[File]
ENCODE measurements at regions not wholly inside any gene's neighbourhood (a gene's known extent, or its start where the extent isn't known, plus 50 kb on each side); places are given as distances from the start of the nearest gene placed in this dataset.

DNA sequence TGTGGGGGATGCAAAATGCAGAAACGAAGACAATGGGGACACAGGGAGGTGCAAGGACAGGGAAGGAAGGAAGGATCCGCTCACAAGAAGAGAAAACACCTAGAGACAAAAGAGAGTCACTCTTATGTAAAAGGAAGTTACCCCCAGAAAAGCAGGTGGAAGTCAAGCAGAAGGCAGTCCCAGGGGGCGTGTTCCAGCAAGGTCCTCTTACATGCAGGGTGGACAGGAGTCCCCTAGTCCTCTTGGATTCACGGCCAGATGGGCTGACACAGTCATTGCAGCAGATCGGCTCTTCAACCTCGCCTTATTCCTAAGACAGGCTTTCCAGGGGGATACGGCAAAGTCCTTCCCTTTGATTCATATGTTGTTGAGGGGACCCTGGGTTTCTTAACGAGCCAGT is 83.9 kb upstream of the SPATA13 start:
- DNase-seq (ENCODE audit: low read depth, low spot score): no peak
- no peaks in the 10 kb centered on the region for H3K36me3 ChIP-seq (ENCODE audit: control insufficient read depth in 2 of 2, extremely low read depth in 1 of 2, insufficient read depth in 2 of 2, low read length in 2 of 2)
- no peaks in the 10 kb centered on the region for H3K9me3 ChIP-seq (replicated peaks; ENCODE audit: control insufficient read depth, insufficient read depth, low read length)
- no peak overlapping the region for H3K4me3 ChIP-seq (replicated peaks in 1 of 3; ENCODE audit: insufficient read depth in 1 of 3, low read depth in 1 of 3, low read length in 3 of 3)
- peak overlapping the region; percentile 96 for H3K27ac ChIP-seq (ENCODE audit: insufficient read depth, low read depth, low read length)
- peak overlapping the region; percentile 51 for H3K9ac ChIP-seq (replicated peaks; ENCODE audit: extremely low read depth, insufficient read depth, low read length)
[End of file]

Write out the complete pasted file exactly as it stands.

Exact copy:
ENCODE measurements at regions not wholly inside any gene's neighbourhood (a gene's known extent, or its start where the extent isn't known, plus 50 kb on each side); places are given as distances from the start of the nearest gene placed in this dataset.

DNA sequence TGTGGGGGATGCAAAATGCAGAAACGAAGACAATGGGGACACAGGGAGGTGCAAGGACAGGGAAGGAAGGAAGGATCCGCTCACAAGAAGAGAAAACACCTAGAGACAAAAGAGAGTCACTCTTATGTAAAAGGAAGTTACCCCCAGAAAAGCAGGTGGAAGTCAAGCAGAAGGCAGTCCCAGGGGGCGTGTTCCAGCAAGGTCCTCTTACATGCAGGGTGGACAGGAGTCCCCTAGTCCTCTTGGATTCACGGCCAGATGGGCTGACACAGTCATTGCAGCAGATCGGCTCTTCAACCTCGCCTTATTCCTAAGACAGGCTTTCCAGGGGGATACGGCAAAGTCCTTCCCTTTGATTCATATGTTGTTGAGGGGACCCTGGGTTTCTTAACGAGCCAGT is 83.9 kb upstream of the SPATA13 start:
- DNase-seq (ENCODE audit: low read depth, low spot score): no peak
- no peaks in the 10 kb centered on the region for H3K36me3 ChIP-seq (ENCODE audit: control insufficient read depth in 2 of 2, extremely low read depth in 1 of 2, insufficient read depth in 2 of 2, low read length in 2 of 2)
- no peaks in the 10 kb centered on the region for H3K9me3 ChIP-seq (replicated peaks; ENCODE audit: control insufficient read depth, insufficient read depth, low read length)
- no peak overlapping the region for H3K4me3 ChIP-seq (replicated peaks in 1 of 3; ENCODE audit: insufficient read depth in 1 of 3, low read depth in 1 of 3, low read length in 3 of 3)
- peak overlapping the region; percentile 96 for H3K27ac ChIP-seq (ENCODE audit: insufficient read depth, low read depth, low read length)
- peak overlapping the region; percentile 51 for H3K9ac ChIP-seq (replicated peaks; ENCODE audit: extremely low read depth, insufficient read depth, low read length)